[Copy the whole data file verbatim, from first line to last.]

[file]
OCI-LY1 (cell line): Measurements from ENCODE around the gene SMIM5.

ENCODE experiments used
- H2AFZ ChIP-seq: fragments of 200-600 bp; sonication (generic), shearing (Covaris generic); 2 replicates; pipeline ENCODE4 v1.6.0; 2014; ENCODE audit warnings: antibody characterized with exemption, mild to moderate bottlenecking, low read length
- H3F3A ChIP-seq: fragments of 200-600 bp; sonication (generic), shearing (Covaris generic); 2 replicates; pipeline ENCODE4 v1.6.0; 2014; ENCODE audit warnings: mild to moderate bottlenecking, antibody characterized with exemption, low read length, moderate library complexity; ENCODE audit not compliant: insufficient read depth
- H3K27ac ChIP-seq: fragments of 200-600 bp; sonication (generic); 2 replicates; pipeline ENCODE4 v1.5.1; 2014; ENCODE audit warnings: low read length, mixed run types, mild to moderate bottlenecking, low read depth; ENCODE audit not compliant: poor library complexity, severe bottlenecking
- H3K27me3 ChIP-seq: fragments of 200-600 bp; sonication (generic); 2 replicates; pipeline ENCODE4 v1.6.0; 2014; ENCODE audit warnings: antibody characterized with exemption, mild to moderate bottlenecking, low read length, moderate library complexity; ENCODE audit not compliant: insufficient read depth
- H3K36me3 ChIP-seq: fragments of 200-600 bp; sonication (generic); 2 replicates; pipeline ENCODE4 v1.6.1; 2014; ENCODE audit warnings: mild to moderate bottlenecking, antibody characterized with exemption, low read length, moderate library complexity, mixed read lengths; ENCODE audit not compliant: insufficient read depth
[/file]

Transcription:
OCI-LY1 (cell line): Measurements from ENCODE around the gene SMIM5.

ENCODE experiments used
- H2AFZ ChIP-seq: fragments of 200-600 bp; sonication (generic), shearing (Covaris generic); 2 replicates; pipeline ENCODE4 v1.6.0; 2014; ENCODE audit warnings: antibody characterized with exemption, mild to moderate bottlenecking, low read length
- H3F3A ChIP-seq: fragments of 200-600 bp; sonication (generic), shearing (Covaris generic); 2 replicates; pipeline ENCODE4 v1.6.0; 2014; ENCODE audit warnings: mild to moderate bottlenecking, antibody characterized with exemption, low read length, moderate library complexity; ENCODE audit not compliant: insufficient read depth
- H3K27ac ChIP-seq: fragments of 200-600 bp; sonication (generic); 2 replicates; pipeline ENCODE4 v1.5.1; 2014; ENCODE audit warnings: low read length, mixed run types, mild to moderate bottlenecking, low read depth; ENCODE audit not compliant: poor library complexity, severe bottlenecking
- H3K27me3 ChIP-seq: fragments of 200-600 bp; sonication (generic); 2 replicates; pipeline ENCODE4 v1.6.0; 2014; ENCODE audit warnings: antibody characterized with exemption, mild to moderate bottlenecking, low read length, moderate library complexity; ENCODE audit not compliant: insufficient read depth
- H3K36me3 ChIP-seq: fragments of 200-600 bp; sonication (generic); 2 replicates; pipeline ENCODE4 v1.6.1; 2014; ENCODE audit warnings: mild to moderate bottlenecking, antibody characterized with exemption, low read length, moderate library complexity, mixed read lengths; ENCODE audit not compliant: insufficient read depth